In 1994-95 major problems arose in the enclave. With Tukish Kurds using the enclave as a base for launching attacks into Turkey, the Turks attacked the enclave repeatedly. Within the enclave, Talabani’s PUK and Barzani’s men fought, the former with the support of the Iranians. The elected Kurdish Parliament became non-functional. Saddam Hussein moved his army in support of Barzani, shattering any hope that Iran had of extending its influence.
An informal Iraqi Kurdish referendum was held on January 30, 2005. The referendum was held alongside the elections to the Iraqi Parliament and Iraqi Kurdish Parliament. The response was 98.98 per cent favouring independence.
The call for the current referendum was possibly initiated for multiple reasons. Iraqi Kurds have done well in the war against the ISIS. When the Iraqi army deserted Kirkuk, the most strategically important area with most of Iraq’s oil assets, it was the Peshmerga which moved in and has held the town all through.
There are also domestic drivers for the Kurds to opt for a referendum now. The current Kurdish president is aware that the American support that Kurds enjoy today is likely to dilute once the ISIS has been eliminated largely.
Now is the time for him to bring to fore a popular issue that will also help him garner a larger popular support for the Kurdish elections due on November 1.
The Kurds are also aware that it’s not only easier to hold the referendum now when the Americans are around in strength, but also strengthens their bargaining position with Baghdad after the new Kurdish Parliament is elected later. The Americans, so far, have not supported the referendum, but voiced in favour of legitimate aspirations of the Kurds.
The referendum is also a signal about how serious the Iraqi Kurds are about their independence. Their claims on disputed territory to include the all important Kirkuk region, is also strengthened. That the Kurds managed to deny Kirkuk to the ISIS is a fact that will be appreciated more today, before its relevance fades with time.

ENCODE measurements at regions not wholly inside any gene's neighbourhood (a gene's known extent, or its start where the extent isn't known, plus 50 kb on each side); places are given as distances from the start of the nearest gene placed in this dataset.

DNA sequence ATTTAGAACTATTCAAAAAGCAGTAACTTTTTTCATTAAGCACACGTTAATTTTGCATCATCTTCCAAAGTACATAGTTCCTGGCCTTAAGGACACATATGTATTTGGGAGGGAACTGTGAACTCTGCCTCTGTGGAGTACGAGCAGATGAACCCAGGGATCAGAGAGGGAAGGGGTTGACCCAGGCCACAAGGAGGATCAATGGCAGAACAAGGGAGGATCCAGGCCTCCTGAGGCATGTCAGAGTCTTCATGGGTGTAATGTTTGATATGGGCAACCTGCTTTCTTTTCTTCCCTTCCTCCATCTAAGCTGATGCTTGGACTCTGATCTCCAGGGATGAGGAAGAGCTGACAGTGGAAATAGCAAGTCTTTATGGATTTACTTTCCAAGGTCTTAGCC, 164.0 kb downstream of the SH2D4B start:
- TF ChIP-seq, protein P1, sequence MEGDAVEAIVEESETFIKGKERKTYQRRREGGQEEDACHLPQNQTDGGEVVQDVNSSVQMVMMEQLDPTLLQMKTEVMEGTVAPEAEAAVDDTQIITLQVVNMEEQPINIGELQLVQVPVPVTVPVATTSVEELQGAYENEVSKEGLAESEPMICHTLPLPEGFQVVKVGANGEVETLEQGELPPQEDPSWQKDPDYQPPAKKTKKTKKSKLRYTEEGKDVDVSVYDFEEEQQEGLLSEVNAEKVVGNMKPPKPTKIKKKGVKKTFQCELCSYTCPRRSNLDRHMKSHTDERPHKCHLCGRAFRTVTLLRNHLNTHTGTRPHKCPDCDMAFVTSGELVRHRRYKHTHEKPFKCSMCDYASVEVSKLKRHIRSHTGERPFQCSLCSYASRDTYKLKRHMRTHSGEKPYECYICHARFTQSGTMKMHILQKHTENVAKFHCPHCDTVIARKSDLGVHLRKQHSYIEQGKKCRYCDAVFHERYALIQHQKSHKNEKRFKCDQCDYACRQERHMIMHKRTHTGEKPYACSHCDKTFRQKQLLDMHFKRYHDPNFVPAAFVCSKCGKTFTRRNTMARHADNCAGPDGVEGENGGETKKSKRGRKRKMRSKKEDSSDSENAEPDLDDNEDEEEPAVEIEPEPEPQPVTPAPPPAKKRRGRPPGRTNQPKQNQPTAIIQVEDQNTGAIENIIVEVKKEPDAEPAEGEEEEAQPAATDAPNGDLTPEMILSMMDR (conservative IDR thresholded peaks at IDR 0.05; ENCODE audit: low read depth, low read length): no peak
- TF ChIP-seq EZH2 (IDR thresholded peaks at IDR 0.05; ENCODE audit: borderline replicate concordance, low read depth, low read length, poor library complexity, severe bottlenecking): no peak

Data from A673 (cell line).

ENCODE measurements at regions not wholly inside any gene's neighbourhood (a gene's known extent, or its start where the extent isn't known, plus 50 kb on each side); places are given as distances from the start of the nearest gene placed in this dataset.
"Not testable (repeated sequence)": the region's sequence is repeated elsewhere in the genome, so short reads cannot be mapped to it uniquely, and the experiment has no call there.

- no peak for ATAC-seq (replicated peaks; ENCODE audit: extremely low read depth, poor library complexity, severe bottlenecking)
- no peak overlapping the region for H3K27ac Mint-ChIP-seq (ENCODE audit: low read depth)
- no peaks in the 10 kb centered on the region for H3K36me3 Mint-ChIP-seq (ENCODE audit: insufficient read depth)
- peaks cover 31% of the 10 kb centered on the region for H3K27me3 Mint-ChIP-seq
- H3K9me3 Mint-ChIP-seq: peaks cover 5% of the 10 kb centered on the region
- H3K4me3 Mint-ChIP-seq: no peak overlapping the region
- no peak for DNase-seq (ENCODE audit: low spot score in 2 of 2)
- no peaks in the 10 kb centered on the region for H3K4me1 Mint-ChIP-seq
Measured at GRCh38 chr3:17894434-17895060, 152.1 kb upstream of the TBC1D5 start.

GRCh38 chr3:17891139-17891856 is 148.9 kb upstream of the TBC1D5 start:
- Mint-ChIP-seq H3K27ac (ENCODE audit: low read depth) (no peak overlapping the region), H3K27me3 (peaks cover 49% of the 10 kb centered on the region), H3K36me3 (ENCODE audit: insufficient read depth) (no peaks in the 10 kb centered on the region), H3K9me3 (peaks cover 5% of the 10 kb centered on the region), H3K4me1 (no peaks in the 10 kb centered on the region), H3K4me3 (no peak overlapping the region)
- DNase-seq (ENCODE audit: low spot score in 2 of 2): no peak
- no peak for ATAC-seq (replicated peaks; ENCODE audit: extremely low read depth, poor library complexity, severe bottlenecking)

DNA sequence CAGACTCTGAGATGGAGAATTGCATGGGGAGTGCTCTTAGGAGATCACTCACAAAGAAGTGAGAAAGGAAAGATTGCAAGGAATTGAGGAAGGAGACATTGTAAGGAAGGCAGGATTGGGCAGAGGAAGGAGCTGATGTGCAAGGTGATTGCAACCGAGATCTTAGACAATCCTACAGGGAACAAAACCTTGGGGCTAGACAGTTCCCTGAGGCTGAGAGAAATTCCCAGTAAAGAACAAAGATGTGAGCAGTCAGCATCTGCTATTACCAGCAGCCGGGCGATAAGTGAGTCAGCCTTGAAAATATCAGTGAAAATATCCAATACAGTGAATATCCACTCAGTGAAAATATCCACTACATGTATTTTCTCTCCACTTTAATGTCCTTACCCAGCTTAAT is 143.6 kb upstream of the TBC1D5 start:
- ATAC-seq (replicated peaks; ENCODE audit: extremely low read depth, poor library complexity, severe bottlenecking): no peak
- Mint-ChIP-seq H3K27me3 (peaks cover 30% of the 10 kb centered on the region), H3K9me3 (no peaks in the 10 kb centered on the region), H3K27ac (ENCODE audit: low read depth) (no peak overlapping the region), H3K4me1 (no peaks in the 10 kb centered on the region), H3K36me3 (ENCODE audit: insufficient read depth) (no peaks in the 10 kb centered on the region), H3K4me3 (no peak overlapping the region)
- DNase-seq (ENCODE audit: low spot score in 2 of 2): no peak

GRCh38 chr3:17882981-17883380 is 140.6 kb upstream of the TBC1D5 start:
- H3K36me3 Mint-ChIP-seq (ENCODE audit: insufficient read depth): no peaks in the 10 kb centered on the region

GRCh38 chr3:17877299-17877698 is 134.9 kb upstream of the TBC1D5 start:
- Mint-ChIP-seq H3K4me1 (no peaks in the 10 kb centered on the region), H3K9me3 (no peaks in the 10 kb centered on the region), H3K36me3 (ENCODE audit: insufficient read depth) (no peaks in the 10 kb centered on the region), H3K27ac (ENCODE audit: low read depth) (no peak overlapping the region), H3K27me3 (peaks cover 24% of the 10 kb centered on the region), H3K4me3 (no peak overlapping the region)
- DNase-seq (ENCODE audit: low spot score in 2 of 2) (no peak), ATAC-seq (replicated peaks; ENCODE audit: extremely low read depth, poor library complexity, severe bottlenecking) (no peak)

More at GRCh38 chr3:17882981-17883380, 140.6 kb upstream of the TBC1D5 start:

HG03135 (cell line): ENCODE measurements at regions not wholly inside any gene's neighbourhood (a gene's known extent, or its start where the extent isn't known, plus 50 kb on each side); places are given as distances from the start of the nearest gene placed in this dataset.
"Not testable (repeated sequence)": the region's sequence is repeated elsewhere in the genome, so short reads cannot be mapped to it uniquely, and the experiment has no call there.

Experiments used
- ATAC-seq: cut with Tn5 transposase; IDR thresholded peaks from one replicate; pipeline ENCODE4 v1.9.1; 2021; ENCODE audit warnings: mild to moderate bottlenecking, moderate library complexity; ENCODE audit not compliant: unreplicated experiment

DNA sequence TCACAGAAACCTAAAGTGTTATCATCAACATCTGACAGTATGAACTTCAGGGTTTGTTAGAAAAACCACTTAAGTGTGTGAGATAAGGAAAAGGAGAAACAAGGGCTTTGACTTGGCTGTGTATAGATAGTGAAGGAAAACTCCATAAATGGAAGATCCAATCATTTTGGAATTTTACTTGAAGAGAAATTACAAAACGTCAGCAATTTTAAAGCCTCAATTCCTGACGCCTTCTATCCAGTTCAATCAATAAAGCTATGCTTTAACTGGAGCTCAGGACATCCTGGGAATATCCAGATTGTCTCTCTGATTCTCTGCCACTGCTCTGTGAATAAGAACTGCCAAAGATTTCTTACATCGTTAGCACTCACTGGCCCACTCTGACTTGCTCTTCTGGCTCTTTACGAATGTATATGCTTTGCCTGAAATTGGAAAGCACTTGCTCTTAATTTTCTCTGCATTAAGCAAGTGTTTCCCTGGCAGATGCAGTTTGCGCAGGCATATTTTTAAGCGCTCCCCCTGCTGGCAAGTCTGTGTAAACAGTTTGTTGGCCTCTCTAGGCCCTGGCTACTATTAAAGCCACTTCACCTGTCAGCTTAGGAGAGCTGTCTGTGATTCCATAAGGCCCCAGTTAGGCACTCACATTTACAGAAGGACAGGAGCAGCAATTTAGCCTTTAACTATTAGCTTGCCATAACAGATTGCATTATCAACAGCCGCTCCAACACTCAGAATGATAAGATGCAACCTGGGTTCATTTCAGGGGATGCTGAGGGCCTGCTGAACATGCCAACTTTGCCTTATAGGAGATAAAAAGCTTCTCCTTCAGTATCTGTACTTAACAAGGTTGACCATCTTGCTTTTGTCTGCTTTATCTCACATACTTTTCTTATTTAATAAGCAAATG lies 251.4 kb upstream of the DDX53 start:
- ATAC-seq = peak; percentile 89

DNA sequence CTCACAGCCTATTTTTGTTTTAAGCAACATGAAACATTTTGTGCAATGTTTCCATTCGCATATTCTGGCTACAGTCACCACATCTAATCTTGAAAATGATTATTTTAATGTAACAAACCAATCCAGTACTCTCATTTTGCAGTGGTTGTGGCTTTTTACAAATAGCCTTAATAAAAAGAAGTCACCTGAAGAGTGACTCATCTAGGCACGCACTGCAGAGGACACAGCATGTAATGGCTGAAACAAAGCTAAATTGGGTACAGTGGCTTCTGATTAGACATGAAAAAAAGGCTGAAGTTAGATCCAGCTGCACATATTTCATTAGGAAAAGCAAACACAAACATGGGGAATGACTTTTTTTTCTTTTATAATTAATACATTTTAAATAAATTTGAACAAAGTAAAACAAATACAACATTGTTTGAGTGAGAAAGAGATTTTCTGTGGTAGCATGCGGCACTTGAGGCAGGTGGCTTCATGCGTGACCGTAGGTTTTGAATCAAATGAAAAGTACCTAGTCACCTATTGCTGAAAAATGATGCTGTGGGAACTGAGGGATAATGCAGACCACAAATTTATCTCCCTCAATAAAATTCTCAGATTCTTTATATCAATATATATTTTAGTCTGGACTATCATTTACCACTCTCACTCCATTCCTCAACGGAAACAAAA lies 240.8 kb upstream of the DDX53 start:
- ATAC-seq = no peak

There is no story in West Asia that is not written in the backdrop of oil geo-politics and Kirkuk is no different. Kirkuk has been supplying between 50,000 to 1,000,000 million barrels per day to the oil market. It’s not the kind of volumes that cannot be replaced in a global market facing a glut. However, it is majorly important for the economy of war-torn states such as Iraq.
At the other end, top US oil companies already have agreements with the Iraqi Kurds and obtain Kirkuk oil through the regime at the Kurdish capital of Irbil. Obviously, a revenue-sharing formula, as is in force now between the Iraqis and the Kurds, is the way out.
However, Turkish politicians also claim Kirkuk as their own (historically). Kirkuk oil passes through Turkey on its way out. A prosperous Iraqi Kurdish state will also fan the desire for sovereignty among Turkish Kurds, further. Erdogan has threatened sanctions and warned the Kurds they will pay the price for having carried out a referendum.
Iran has been equally vocal in condemning Barzani. Like Turkey, they have a sizeable Kurdish populations that desire a Kurdish homeland. A similar situation is obtainable in Syria with its large Kurdish population and their very substantial role in pushing the ISIS back.
While most of the world kept quiet about the referendum, especially since the referendum is non-binding, and hence wouldn’t trigger an immediate problem, it does encourage separatist groups in other parts of the world.
However, so far, it’s also an example of how to place regional aspirations in front of a global audience without resorting to violence. While the Spanish government may be worried, Catalans, themselves having poster a referendum that Madrid definitely does not approve of, are surely all praise for the Iraqi Kurds. Meanwhile, the Scots who are contemplating a referendum post-Brexit, will find it encouraging.
With regional, ethnic, cultural, linguistic and religious commonalities becoming more and more the rallying points, the call for sub-division of current nation states is likely to go up. These are also issues that are loaded with the potential of violent eruptions. Under such circumstances, opting for a referendum rather than a violent struggle has some merit.
In the Kurdish case, with Iranians and Turks also anticipating problems and Iraq having already displayed its displeasure with all flights to the Kurdish areas being cancelled, Barzani can barely be expected to achieve more than strengthening his domestic constituency.
However, another fact that has relevance is to what extent are identities relevant for defining statehood. If it’s religion as the basis, states so formed will immediately have various sects and sub-sects of the same religion waving different flags. It’s the same case if it’s language, with differing local dialects providing the fodder.
A non-discriminatory, inclusive society with equal opportunities, combined with good governance by a leadership elected through a democratic political system should be able to meet aspirations of citizens to a substantial degree.